LONDON, May 4, 1909 (UPI) -- This is the question British naval authorities are debating as the result of the reported division of opinion among members of the secret naval commission as to whether the Lord Nelson type of battleship - the type that immediately preceded the Dreadnaught - is not preferable to the latter.
The commission was appointed primarily to investigate the charges made by Admiral Chas. Beresford, late commander of the channel fleet, that the British navy was unfit for war.
It is reliably reported Tuesday that the commission has found that Beresford's charge of incompetency is not warranted, but that it is giving serious consideration to the criticism of the giant ships England has been building for the last few years, 14 of which are in commission or nearing completion. It is believed that the Dreadnaught advocates will eventually win out.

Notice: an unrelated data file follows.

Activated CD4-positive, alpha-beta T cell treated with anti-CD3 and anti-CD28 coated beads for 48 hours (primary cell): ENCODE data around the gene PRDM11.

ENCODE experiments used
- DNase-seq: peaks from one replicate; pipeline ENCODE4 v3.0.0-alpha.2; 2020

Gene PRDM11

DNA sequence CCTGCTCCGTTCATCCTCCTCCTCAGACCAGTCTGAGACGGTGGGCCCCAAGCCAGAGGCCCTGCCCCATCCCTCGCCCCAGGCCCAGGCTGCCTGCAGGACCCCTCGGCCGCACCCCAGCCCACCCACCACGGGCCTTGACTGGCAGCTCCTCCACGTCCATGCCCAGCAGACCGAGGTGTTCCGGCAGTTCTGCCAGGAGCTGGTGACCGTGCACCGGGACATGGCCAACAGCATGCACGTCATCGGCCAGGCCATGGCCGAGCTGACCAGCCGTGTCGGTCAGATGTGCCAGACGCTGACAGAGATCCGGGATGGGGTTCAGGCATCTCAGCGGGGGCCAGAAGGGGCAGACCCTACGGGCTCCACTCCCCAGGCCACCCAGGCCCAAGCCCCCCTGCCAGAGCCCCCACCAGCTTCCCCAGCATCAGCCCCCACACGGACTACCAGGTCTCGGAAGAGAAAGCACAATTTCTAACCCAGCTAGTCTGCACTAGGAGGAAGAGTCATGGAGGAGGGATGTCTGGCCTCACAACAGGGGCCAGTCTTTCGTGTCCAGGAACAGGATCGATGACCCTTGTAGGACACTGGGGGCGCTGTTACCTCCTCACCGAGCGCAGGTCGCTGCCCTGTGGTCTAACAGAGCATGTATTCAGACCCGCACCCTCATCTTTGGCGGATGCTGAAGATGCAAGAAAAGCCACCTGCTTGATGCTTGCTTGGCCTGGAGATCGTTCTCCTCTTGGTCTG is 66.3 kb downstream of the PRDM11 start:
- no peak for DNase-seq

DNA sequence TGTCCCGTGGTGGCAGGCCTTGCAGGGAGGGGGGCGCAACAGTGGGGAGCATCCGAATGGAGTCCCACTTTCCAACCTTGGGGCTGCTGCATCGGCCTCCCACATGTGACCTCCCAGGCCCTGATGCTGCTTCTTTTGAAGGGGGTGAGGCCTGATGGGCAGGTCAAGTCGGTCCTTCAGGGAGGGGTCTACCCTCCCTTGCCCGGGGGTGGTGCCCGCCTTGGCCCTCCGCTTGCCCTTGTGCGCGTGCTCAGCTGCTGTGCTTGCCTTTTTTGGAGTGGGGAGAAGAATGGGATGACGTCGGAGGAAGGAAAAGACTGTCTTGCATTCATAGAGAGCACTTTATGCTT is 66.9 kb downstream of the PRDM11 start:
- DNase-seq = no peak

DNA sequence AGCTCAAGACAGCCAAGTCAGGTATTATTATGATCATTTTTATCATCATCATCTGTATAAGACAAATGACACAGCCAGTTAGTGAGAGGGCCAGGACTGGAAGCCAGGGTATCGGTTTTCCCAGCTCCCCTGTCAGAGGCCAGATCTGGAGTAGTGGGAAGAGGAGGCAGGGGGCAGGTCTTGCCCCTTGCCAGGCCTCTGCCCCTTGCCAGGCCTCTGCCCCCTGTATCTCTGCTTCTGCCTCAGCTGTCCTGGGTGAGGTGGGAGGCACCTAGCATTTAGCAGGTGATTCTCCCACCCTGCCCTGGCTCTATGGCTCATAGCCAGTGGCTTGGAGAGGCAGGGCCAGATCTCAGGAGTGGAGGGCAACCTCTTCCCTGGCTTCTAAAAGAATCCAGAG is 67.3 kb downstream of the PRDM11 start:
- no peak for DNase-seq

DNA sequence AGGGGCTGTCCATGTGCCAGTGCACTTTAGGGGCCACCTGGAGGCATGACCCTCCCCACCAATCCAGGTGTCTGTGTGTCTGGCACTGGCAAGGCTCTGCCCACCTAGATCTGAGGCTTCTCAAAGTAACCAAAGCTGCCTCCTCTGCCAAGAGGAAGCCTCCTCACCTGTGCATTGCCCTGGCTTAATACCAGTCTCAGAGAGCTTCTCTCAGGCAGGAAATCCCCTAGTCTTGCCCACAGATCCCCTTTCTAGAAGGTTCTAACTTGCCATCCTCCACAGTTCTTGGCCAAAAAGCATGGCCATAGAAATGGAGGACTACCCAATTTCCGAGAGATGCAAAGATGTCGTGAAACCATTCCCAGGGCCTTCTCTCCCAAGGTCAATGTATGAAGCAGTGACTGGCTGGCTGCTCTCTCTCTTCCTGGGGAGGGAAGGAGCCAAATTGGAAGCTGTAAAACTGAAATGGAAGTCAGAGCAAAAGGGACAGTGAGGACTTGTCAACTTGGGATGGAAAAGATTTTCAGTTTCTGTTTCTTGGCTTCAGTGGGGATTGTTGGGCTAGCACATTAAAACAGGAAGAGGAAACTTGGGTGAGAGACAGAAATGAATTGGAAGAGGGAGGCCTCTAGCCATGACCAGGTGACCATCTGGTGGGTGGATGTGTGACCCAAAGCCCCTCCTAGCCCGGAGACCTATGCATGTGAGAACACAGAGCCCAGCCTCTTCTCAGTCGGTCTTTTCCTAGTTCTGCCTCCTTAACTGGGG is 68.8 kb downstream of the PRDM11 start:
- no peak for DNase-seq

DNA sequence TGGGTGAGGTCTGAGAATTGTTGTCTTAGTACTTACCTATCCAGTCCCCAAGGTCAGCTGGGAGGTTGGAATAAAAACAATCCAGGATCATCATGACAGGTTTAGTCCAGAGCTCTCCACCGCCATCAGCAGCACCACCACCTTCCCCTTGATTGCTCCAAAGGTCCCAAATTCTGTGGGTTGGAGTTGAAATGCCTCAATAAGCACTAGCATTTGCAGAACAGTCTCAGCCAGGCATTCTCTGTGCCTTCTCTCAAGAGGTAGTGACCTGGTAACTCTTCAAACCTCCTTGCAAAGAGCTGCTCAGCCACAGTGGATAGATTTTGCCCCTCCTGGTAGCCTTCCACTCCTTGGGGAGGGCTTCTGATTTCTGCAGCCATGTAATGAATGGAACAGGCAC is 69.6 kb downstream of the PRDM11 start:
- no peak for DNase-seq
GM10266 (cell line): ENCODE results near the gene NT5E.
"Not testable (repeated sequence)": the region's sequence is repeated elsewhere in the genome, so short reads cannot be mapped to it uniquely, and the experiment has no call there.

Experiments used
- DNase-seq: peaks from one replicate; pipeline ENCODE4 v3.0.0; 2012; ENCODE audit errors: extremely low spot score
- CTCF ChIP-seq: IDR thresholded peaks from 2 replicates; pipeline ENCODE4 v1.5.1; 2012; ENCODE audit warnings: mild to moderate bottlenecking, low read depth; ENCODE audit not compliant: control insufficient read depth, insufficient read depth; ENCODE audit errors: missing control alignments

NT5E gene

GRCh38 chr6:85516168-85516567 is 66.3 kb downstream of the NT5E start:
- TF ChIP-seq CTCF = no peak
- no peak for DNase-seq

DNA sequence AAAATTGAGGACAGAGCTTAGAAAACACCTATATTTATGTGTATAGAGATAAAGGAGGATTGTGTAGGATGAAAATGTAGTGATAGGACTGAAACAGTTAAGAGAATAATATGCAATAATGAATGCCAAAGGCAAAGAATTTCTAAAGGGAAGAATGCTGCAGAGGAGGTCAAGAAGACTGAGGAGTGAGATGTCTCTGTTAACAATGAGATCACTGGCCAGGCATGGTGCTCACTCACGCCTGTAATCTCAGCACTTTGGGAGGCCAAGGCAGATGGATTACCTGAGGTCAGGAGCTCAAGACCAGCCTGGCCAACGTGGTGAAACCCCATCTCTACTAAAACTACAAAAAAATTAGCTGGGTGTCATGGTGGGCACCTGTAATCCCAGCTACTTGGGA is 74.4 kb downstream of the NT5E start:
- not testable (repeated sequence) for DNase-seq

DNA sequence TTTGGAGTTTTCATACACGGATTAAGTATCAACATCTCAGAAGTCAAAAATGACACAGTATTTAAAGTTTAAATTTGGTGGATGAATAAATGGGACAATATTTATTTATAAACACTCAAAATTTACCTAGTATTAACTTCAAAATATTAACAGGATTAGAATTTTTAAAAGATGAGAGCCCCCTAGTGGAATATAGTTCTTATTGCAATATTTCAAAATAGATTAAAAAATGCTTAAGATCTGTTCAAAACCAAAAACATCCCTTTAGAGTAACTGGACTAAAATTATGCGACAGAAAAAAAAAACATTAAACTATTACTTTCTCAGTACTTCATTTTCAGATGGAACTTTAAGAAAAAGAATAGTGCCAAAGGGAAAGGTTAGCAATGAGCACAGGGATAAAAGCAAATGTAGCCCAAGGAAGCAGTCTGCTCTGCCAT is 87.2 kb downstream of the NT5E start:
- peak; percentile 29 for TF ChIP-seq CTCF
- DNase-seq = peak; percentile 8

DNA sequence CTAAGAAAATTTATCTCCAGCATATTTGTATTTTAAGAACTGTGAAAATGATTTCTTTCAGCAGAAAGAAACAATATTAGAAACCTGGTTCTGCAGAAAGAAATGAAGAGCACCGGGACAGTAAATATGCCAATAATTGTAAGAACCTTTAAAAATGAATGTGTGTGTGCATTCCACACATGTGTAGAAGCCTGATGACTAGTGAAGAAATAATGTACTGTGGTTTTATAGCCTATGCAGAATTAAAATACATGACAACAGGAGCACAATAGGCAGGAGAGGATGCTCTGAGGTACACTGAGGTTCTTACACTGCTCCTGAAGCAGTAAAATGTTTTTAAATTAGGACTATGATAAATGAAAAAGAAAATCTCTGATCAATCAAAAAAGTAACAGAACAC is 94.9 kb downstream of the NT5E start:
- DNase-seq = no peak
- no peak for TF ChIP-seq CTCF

English Dreadnaughts now in course of construction represent a cost of $125,000,000.
The decision against Admiral Beresford is the severest blow this most-loved of England's "sea dogs" has yet received. It blights his political future.